62.5 The Quadratic Variation And Stochastic Integration
Let ℱ_{t} be a normal filtration and let
{M (t)}
be a continuous local martingale adapted
to ℱ_{t} having values in U a separable real Hilbert space.
Definition 62.5.1Let ℱ_{t}be a normal filtration and let
n∑−1
f (t) ≡ fkX(tk,tk+1](t)
k=0
where
{tk}
_{k=0}^{n}is a partition of
[0,T]
and each f_{k}is ℱ_{tk}measurable, f_{k}M^{∗}∈ L^{2}
(Ω )
where
M ∗ (ω ) ≡ sup ||M (t)(ω)||
t∈[0,T]
Such a function is called an elementary function.Also let
{M (t)}
be a local martingaleadapted to ℱ_{t}which has values in a separable real Hilbert space U such that M
(0)
= 0.For such an elementary real valued function define
∫ t n∑−1
fdM ≡ fk(M (t∧ tk+1) − M (t∧tk)).
0 k=0
Then with this definition, here is a wonderful lemma.
Lemma 62.5.2For f an elementary function as above,
{ ∫ }
t0 fdM
is a continuouslocal martingale and
( )
||||∫ t ||||2 ∫ ∫ t 2
E |||| fdM |||| = f (s) d[M ](s)dP. (62.5.13)
0 U Ω 0
(62.5.13)
If N is another continuous local martingale adapted to ℱ_{t}and both f,g are elementaryfunctions such that for each k,
f M ∗,g N ∗ ∈ L2 (Ω ),
k k
then
( (∫ t ∫ t ) ) ∫ ∫ t
E fdM, gdN = f gd[M, N ] (62.5.14)
0 0 U Ω 0
(62.5.14)
and both sides make sense.
Proof: Let
{τl}
be a localizing sequence for M such that M^{τl} is a bounded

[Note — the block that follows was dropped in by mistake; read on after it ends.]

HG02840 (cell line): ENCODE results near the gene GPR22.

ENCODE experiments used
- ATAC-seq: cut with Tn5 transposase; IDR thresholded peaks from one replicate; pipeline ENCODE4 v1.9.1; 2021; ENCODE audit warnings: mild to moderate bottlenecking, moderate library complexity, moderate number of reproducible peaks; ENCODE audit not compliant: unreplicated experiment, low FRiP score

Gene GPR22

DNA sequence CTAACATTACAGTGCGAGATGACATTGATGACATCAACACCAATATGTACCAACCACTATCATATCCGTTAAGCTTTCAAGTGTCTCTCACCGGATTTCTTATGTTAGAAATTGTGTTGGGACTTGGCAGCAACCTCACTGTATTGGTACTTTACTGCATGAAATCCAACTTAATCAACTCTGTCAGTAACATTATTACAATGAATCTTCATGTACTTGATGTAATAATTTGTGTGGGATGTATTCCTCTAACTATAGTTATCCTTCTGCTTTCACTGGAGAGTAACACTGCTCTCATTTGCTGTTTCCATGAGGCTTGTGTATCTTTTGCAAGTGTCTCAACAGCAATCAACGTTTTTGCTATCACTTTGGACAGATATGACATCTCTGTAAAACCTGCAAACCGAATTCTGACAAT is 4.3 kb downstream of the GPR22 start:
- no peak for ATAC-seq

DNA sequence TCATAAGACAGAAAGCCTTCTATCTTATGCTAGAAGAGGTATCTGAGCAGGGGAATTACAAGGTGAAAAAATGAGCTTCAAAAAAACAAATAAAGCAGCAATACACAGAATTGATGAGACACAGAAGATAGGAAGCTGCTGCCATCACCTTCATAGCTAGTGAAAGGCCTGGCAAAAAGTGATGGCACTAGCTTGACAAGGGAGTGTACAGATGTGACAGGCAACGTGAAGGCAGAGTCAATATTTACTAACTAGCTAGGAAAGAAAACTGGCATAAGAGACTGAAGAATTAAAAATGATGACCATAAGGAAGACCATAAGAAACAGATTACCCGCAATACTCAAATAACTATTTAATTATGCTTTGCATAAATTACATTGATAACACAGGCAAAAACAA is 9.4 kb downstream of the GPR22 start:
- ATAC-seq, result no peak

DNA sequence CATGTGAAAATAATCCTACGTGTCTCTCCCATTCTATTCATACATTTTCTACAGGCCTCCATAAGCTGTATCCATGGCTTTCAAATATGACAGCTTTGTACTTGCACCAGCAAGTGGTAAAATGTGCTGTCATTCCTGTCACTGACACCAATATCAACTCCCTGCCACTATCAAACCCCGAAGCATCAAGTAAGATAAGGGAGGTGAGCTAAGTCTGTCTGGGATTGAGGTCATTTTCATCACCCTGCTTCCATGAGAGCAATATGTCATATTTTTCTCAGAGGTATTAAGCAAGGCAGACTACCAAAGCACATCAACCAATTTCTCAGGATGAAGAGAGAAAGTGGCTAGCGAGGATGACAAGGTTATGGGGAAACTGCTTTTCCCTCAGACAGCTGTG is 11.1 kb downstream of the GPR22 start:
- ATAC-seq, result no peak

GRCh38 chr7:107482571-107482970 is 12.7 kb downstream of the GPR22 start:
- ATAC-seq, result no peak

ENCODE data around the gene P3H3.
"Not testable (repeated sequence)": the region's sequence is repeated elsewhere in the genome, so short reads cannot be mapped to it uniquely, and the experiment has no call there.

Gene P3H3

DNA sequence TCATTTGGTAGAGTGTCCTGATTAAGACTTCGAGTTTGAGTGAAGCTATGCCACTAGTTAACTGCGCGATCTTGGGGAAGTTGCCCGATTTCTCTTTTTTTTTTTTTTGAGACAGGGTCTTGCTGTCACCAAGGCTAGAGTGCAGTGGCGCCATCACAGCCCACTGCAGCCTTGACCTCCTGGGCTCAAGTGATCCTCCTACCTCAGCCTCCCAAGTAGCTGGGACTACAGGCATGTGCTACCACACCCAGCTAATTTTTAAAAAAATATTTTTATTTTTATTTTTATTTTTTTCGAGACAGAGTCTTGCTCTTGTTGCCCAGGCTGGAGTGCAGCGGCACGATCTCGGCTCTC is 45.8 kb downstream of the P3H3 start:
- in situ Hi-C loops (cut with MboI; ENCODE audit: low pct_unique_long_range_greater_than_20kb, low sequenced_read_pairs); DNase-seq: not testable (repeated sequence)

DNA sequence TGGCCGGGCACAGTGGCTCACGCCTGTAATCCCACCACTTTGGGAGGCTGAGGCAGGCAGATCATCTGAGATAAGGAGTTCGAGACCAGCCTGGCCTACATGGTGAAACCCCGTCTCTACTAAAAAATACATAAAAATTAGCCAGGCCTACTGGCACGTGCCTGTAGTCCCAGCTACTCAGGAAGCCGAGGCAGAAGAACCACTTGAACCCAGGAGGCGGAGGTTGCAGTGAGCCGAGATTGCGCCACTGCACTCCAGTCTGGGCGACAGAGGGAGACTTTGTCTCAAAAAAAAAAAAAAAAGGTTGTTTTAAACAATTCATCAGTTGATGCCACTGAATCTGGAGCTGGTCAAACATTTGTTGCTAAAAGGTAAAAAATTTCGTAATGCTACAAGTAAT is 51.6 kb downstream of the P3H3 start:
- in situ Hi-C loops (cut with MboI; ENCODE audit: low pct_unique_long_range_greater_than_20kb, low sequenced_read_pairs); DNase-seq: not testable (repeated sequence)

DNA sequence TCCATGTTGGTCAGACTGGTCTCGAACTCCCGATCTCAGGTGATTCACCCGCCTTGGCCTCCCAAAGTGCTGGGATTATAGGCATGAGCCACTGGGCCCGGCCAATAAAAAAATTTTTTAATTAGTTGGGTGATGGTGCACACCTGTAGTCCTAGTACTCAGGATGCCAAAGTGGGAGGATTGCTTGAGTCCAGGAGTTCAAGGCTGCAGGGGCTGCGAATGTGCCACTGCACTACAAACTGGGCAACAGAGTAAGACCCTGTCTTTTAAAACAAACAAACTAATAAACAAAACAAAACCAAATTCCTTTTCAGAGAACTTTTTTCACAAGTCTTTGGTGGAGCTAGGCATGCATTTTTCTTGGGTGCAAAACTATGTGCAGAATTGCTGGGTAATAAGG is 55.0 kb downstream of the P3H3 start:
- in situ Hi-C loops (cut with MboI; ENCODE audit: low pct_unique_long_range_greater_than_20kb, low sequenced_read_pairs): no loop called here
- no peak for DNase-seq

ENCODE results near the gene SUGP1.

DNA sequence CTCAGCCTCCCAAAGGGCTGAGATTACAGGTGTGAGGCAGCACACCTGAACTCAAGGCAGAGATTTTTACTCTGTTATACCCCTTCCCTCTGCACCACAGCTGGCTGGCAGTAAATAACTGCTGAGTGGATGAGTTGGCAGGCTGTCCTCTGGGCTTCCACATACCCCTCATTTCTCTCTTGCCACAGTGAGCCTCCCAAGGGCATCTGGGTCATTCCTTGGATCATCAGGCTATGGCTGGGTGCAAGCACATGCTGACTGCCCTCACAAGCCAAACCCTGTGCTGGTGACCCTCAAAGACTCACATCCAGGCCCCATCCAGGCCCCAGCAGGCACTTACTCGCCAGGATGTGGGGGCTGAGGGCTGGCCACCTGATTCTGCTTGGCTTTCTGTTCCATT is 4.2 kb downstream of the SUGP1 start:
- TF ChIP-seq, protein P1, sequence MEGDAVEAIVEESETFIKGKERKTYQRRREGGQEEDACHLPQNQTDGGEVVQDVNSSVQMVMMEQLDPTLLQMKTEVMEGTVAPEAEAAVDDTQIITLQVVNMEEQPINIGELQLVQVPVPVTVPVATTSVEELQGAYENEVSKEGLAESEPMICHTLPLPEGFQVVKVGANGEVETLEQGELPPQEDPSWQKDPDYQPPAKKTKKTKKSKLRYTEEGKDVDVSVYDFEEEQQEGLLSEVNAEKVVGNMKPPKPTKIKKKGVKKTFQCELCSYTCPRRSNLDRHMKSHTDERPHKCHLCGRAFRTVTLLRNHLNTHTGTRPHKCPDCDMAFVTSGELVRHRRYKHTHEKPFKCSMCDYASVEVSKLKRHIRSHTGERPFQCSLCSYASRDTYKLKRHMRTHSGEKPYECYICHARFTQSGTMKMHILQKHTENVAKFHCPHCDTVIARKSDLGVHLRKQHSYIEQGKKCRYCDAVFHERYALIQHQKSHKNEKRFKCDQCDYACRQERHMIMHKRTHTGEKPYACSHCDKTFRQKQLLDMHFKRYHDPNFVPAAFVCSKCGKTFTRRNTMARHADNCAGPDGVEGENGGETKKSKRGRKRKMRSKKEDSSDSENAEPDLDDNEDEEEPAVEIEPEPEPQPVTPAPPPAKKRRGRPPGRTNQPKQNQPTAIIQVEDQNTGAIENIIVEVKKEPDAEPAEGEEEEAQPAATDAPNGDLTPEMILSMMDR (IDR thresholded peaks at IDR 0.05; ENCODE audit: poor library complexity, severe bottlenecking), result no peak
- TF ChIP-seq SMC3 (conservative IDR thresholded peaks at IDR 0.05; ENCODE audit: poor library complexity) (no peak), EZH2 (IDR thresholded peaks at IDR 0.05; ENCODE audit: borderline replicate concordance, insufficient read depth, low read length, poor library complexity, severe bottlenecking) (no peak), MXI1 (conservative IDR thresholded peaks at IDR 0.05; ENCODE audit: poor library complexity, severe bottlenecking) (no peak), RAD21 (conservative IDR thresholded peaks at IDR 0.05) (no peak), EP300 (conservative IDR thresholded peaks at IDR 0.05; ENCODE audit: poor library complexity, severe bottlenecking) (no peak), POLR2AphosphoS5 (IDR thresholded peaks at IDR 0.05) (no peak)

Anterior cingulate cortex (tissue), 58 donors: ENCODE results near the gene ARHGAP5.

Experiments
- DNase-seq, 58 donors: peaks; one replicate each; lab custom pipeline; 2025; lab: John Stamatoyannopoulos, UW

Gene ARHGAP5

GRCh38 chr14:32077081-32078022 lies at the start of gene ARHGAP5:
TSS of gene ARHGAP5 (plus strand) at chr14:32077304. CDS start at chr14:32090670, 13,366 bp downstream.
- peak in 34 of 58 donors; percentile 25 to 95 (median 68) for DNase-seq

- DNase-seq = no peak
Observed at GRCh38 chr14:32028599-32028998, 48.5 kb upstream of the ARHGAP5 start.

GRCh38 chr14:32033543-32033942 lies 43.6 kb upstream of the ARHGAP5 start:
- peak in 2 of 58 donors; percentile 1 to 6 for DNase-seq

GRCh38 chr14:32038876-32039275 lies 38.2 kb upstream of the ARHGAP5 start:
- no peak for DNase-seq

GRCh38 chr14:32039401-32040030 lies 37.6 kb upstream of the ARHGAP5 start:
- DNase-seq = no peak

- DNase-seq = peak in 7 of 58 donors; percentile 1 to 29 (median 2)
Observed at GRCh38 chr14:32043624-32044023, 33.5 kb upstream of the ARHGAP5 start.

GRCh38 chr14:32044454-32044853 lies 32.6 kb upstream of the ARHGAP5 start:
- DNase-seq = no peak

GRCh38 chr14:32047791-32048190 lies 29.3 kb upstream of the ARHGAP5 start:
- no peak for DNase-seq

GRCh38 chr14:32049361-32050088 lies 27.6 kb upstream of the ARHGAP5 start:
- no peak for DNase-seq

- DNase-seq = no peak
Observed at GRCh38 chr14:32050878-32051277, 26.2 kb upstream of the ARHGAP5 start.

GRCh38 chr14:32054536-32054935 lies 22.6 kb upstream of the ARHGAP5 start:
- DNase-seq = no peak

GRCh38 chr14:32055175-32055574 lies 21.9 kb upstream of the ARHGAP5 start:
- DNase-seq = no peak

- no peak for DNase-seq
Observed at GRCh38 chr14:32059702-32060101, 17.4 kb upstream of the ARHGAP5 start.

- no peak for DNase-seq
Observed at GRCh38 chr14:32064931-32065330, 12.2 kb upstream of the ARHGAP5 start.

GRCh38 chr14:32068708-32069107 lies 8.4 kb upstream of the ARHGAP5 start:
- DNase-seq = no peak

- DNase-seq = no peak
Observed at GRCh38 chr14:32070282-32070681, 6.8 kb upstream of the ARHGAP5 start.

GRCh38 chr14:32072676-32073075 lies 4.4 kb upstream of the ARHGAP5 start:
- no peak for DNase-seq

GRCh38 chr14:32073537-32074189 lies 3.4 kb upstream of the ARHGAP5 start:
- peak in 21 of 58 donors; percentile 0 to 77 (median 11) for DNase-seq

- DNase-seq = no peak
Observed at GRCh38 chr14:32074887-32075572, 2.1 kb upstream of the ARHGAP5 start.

martingale. Then from the definition, for each ω
( )
∫ t ∫ t τl ∫ t τl
0 fdM = lli→m∞ 0 fdM = lli→m∞ 0 fdM
and it is clear that
{ }
∫ tf dM τl
0
is a martingale because it is just the sum of
some martingales. Thus
{τl}
is a localizing sequence for ∫_{0}^{t}fdM. It is also
clear ∫_{0}^{t}fdM is continuous because it is a finite sum of continuous random
variables.
Next consider the formula which is really a version of the Ito isometry. There is no
loss of generality in assuming the mesh points are the same for the two elementary
functions because if not, one can simply add in points to make this happen. It suffices to
consider 62.5.14 because the other formula is a special case. To begin with, let
{τl}
be a
localizing sequence which makes both M^{τl} and N^{τl} into bounded martingales. Consider
the stopped process.
(( ∫ t ∫ t ) )
E fdM τl, gdN τl
0 0 U
( (
n∑−1 τl τl
= E fk (M (t∧ tk+1)− M (t∧ tk)) ,
n−1 k=0 ))
∑ g (N τl (t∧ t ) − Nτl (t∧t ))
k=0 k k+1 k
Now consider the claim about the measures. It was just shown that
[(M + N)− (M +N )s] ≤ 2([M − M s]+[N − N s])
and from Corollary 62.3.3 this implies that for t > s
[M + N ](t)− [M + N ](s∧ t)
= [M + N ](t)− [M + N ]s(t)
s s
= [M + N − (M + N )](t)
= [M − M s + (N − N s)](t)
≤ 2[M − M s](t)+ 2 [N − N s](t)
≤ 2([M ](t)− [M ](s)) + 2([N ](t)− [N](s))
Thus
ν ([s,t]) ≤ 2(ν ([s,t]) +ν ([s,t]))
M+N M N
By regularity of the measures, this continues to hold with any Borel set F in place of
[s,t]
. ■
Theorem 62.5.5The integral is well defined and has a continuous version which is alocal martingale.Furthermore it satisfies the Ito isometry,
(||∫ t ||2) ∫ ∫ t
E |||| f dM |||| = f (s)2 d[M ](s)dP
|| 0 ||U Ω 0
Let the norm on G_{N}∩G_{M}be the maximum of the norms on G_{N}and G_{M}and denote byℰ_{N}and ℰ_{M}the elementary functions corresponding to the martingales N and Mrespectively. Define G_{NM}as the closure in G_{N}∩G_{M}of ℰ_{N}∩ℰ_{M}. Then forf,g ∈G_{NM},
( (∫ ∫ )) ∫ ∫
t t t
E 0 fdM, 0 gdN = Ω 0 fgd[M, N ] (62.5.20)
(62.5.20)
Proof: It is clear the definition is well defined because if
{fn}
and
{gn}
are two
sequences of elementary functions converging to f in L^{2}
( 2 )
Ω;L ([0,T],ν(⋅))
and if
∫_{0}^{1t}fdM is the integral which comes from